Sand Tiger Shark

(Carcharias taurus)




Facts about this animal

The sandtiger shark is a large shark with a flattened conical snout and a long mouth that extends behind the eyes. The first dorsal fin is set back and is much closer to the pelvic fins than the pectoral fins. The anal and dorsal fins are large and broad-based and the second dorsal fin is almost the same size as the first dorsal. Gill slits are anterior to the origin of the pectoral fins in this species. The caudal fin of the sandtiger is asymmetrically shaped with a strongly pronounced upper lobe. Sand tiger sharks are generally light brown or light greenish coloured ? grey above and greyish white below. Many individuals have darker reddish or brown spots scattered on the body. Their teeth have prominent narrow cusps with lateral cusplets. The upper anterior teeth are separated by small intermediate teeth. There are 44 to 48 teeth in the upper and 41 to 46 teeth in the lower jaws. The teeth in the corners of the mouth are very small and numerous. The ragged looking teeth give the sandtiger a distinct menacing look.

Did you know?
that the sand tiger shark is the only shark species known to gulp air at the surface and store it in their stomach to provide buoyancy?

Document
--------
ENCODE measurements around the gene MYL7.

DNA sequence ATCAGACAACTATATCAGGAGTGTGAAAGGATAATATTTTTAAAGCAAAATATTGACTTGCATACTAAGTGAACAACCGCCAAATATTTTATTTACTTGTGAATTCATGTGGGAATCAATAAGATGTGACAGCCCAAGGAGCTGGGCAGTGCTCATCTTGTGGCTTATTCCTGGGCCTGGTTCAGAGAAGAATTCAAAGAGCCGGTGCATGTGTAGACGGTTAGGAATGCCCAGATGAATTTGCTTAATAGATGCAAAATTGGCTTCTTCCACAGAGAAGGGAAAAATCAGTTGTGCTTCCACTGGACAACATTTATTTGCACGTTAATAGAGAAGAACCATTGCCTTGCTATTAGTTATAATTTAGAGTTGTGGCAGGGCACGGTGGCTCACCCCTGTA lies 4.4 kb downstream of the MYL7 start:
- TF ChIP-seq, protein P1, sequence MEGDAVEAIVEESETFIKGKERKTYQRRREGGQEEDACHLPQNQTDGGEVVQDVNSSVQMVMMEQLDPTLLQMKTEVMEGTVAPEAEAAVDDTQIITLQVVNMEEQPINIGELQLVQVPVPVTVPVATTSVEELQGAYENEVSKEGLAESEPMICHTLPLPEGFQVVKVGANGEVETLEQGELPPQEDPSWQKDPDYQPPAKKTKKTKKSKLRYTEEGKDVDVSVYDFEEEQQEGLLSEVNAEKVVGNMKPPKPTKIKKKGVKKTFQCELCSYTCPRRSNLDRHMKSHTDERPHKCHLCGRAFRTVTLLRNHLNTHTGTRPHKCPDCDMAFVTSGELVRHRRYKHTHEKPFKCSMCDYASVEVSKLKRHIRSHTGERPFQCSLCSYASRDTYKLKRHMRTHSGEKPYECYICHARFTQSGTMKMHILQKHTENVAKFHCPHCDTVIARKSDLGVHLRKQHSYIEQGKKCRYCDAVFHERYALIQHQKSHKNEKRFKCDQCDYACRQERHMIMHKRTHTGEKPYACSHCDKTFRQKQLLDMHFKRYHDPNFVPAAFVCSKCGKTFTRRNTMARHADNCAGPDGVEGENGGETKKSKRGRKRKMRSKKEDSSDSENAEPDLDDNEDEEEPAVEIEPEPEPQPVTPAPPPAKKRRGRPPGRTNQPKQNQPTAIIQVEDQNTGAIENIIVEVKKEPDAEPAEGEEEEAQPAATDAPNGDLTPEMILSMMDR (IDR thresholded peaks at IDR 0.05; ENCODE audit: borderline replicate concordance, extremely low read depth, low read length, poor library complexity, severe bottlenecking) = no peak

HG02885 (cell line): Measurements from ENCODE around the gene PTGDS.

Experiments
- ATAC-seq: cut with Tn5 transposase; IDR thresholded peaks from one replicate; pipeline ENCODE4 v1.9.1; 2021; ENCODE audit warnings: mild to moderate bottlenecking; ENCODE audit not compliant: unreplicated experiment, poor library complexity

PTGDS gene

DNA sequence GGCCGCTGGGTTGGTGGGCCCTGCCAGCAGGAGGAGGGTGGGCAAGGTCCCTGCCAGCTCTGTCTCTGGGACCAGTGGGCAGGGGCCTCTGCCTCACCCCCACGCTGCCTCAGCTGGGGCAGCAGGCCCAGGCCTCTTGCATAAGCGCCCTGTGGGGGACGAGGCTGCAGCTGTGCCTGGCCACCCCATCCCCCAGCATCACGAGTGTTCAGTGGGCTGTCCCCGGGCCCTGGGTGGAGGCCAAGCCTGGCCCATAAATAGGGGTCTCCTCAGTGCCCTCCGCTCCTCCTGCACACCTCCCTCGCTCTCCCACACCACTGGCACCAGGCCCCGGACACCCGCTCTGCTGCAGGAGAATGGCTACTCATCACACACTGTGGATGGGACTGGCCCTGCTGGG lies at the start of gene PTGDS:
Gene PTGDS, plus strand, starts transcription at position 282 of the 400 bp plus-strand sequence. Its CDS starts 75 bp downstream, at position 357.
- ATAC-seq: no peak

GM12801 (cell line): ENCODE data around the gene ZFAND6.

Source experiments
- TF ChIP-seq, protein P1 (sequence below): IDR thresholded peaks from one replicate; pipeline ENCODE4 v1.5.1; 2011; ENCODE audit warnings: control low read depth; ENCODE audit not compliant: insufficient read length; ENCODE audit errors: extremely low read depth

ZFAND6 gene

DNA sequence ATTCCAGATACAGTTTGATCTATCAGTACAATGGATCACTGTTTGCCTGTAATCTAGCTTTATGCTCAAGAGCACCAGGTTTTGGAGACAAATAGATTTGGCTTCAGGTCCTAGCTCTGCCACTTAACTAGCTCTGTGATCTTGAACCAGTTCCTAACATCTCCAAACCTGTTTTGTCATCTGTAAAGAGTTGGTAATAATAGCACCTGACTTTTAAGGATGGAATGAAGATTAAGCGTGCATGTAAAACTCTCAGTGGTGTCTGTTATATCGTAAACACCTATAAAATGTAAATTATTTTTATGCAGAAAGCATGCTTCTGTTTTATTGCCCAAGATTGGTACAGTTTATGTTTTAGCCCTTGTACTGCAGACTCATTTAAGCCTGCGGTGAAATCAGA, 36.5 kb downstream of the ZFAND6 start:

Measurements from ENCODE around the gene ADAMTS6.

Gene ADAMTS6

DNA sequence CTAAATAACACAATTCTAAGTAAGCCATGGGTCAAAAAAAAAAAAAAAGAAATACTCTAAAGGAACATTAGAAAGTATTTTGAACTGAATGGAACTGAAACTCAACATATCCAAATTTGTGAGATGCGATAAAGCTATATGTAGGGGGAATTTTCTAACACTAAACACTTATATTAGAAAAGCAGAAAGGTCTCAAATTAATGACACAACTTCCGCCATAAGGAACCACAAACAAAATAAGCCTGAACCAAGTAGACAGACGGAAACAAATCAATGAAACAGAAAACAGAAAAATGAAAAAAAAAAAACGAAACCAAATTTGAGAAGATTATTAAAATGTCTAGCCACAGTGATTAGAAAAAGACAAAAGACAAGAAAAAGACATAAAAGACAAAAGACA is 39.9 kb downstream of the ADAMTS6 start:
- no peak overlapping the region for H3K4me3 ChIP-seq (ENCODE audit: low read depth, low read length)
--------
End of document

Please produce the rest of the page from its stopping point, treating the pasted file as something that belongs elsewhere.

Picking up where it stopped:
Name (Scientific) Carcharias taurus
Name (English) Sand Tiger Shark
Name (French) Requin taureau, Chien de mer
Name (German) Sandtigerhai
Name (Spanish) Toro bacota, Pintado, Sarda
Local names Otros nombres comunes de en inglés incluyen:grey nurse shark (Australia), ground shark, spotted raggedtooth shark, slender-tooth shark, spotted sandtiger shark y ground shark.
Africano: Spikkel-skeurtandhaai
Albanés: peshkaqen i eger
Árabe: Kalb
Griego: tavrocarcharias
Hebreo: Karish khol pari
Japonés: Shirowani
Portugués: Cacao-da-areia, Mangona
CITES Status Not listed
CMS Status Not listed



Photo Copyright by
Richard Ling



Range All subtropical and tropical oceans
Habitat Shallow coastal water
Wild population Unknown, but declining due to commercial fishing
Zoo population 67 reported to ISIS (2009)

In the Zoo

Sand Tiger Shark


How this animal should be transported

For air transport of small individuals, Container Note 52 of the IATA Live Animals Regulations should be followed.

Sharks must be unpacked carefully and under low illumination.


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